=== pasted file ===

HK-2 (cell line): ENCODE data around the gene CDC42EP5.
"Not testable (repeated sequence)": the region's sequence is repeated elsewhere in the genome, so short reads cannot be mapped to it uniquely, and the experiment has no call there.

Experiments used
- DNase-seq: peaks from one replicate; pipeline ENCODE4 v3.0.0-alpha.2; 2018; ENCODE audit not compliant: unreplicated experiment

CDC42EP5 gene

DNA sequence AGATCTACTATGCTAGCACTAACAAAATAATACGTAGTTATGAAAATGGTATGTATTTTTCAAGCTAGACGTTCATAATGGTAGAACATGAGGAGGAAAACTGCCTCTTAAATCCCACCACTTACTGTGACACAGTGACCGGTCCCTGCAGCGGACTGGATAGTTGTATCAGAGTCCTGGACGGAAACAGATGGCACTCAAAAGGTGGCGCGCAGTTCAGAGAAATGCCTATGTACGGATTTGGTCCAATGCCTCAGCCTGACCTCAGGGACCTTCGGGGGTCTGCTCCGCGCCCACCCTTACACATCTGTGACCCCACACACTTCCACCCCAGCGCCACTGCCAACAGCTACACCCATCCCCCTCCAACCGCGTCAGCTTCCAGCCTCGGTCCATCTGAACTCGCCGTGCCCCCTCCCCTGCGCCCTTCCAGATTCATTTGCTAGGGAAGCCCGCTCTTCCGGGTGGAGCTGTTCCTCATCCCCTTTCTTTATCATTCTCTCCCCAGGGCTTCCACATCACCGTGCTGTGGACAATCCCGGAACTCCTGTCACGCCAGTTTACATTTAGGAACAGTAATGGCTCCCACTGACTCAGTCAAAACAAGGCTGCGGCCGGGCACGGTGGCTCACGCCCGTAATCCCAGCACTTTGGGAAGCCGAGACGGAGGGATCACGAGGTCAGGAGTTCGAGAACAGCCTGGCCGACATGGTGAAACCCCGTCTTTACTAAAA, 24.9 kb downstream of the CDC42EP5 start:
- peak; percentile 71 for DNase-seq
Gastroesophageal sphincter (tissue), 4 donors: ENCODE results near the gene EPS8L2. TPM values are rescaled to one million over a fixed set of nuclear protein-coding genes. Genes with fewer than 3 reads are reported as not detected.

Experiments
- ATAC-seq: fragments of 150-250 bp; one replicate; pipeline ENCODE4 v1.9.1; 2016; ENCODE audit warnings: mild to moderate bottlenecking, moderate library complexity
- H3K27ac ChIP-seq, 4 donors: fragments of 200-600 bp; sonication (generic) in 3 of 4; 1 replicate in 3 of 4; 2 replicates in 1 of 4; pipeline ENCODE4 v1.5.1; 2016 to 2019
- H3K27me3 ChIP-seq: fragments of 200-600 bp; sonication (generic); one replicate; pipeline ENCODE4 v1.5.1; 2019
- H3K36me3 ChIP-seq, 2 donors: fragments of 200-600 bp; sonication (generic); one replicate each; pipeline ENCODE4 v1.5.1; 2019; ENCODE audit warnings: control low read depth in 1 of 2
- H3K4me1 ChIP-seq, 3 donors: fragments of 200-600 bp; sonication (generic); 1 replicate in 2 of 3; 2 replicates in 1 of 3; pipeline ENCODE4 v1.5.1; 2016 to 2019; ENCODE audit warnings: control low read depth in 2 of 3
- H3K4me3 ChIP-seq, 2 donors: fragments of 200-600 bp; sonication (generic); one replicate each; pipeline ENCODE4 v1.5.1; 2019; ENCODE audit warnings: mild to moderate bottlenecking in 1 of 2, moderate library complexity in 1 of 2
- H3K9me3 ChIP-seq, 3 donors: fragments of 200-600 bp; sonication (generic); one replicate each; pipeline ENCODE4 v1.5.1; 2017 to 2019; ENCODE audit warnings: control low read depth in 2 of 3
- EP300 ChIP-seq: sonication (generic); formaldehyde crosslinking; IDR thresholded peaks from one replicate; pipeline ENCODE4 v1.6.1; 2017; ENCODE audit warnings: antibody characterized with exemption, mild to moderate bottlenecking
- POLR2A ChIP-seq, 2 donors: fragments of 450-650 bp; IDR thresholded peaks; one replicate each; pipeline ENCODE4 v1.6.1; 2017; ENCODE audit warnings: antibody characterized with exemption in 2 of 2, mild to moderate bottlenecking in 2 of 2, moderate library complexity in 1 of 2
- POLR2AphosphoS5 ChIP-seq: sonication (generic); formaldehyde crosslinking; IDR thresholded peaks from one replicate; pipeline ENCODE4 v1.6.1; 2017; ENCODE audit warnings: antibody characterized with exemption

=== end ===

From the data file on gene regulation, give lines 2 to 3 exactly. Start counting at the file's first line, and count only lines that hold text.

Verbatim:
"Not testable (repeated sequence)": the region's sequence is repeated elsewhere in the genome, so short reads cannot be mapped to it uniquely, and the experiment has no call there.

Experiments used